Jon Thompson

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For other people of the same name, see John Thompson (disambiguation).

Jon Thompson (born 1936) is an artist, curator and academic known for his involvement in the development of the YBA artist generation.[citation needed]

As the Head of Goldsmiths Department of Art in the 1980s, Thompson opened up specialisms and allowed students to move freely between the different modes of practice, such as painting, sculpture, photography and printing, etc.[citation needed] In the past his own art has moved from painting to a conceptual photography and sculpture, but since his retirement from teaching Thompson has been concentrating on a kind of abstract painting.[1] This separated Goldsmiths from the dominance of art schools like St Martins. In 1988 he was involved in the curation of the now legendary Freeze warehouse exhibition along with various art students and Damien Hirst whom Thompson had accepted on to the course and tutored since that time.[2][3][4] Jon Thompson is now head of the MA Fine Art course at Middlesex University's School of Art (previously Hornsey College of Art) and continues to lecture on artists such as Marcel Duchamp and Piero Manzoni. He has also curated shows at the Hayward Gallery in London including Gravity and Grace and Falls the Shadow with Barry Barker.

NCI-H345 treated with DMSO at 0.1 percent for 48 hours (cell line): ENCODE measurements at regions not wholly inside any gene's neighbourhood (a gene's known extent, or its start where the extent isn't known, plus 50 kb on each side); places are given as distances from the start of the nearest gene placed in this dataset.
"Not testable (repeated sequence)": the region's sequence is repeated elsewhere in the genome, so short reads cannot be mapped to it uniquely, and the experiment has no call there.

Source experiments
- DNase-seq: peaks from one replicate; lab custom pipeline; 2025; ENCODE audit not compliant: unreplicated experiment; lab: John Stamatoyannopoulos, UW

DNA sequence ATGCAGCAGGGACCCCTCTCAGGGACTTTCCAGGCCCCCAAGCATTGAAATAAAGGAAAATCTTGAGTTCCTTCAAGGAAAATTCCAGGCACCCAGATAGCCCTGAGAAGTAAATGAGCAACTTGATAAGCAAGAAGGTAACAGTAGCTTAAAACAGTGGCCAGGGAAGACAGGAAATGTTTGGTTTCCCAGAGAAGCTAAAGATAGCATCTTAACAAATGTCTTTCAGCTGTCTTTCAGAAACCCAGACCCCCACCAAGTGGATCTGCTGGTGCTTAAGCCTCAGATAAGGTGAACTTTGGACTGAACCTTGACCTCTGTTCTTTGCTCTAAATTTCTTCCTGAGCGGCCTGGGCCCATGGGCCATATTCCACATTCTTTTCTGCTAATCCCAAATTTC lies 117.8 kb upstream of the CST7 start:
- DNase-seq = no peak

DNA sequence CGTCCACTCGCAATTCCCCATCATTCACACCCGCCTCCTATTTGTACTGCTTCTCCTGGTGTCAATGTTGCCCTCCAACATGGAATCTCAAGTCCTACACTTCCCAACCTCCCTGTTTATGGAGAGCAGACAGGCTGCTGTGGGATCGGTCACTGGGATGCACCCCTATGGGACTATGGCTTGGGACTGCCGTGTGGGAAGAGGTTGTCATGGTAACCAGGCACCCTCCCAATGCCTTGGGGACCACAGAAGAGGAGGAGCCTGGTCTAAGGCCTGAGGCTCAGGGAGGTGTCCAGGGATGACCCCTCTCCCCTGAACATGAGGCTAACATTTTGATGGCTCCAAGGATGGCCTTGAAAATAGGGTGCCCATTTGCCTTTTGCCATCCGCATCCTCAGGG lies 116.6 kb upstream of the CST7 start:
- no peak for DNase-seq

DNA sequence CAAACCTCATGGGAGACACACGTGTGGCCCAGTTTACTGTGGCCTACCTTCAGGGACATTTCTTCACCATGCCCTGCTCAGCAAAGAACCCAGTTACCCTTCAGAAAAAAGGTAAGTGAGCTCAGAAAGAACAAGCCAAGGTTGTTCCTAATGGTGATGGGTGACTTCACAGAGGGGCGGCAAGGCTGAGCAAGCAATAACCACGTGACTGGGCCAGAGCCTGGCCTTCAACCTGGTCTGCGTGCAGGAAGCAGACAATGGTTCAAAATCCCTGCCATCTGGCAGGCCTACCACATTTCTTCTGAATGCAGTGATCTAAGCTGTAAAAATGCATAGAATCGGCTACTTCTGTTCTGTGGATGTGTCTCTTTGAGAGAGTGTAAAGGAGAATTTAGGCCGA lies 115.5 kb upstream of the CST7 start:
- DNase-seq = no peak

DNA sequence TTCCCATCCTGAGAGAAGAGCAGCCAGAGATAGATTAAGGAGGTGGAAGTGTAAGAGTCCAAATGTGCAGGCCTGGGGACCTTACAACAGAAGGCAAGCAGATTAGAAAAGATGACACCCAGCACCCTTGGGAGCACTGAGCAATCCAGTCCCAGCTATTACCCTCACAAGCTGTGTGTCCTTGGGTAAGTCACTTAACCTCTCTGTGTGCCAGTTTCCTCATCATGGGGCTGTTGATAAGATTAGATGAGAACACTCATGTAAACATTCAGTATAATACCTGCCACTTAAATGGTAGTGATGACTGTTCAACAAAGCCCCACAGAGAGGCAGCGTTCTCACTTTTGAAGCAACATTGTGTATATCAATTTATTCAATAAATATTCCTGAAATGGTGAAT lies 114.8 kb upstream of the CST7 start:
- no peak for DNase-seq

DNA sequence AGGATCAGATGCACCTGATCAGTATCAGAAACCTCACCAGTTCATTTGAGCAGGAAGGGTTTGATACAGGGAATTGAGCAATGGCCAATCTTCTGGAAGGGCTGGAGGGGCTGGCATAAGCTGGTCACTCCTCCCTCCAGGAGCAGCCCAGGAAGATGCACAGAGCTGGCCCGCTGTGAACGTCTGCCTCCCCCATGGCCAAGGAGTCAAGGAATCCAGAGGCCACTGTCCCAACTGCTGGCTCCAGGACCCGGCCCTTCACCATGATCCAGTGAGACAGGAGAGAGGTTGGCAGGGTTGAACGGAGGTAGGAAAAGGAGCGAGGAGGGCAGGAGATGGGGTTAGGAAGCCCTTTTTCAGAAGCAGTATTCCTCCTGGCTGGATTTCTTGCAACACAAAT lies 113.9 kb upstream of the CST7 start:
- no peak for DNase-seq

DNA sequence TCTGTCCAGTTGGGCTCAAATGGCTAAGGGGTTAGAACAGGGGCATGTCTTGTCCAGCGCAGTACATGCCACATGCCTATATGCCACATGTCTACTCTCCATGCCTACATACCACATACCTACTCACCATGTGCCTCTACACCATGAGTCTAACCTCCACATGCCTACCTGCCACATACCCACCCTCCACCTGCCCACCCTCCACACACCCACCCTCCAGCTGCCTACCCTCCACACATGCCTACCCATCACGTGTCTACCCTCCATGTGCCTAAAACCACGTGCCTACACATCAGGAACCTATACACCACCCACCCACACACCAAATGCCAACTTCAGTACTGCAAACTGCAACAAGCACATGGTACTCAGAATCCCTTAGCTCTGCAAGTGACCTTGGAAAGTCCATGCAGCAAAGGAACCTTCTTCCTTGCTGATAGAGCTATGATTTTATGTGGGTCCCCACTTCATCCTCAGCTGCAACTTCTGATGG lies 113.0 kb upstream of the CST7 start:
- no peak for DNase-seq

2011 saw the publication of The Collected Writings of Jon Thompson by Ridinghouse, which brought together the collected writings of the British artist, writer and professor.[5]

References[edit]

  1. ^ Sam, Shepherd (Dec–Jan 2009-2010). "Letter from LONDON: JON THOMPSON, Paintings from The Toronto Cycle". The Brooklyn Rail. 
  2. ^ Knell, Simon J. (2007), Museums in the material world, Routledge, p. 205, ISBN 978-0-415-41699-3 
  3. ^ Fairhurst, Angus; Hirst, Damien; Muir, Gregor; Lucas, Sarah; Wallis, Clarrie (2004), In-a-gadda-da-vida: Angus Fairhurst, Damien Hirst, Sarah Lucas, Tate, p. 90, ISBN 978-1-85437-496-7 
  4. ^ The Sunday Times. "Profile: Mark Wallanger: Winning again by a brass neck - Times Online". Entertainment.timesonline.co.uk. Retrieved 30 January 2011. 
  5. ^ "The Collected Writings of Jon Thompson". Ridinghouse. Retrieved 5 August 2012. 

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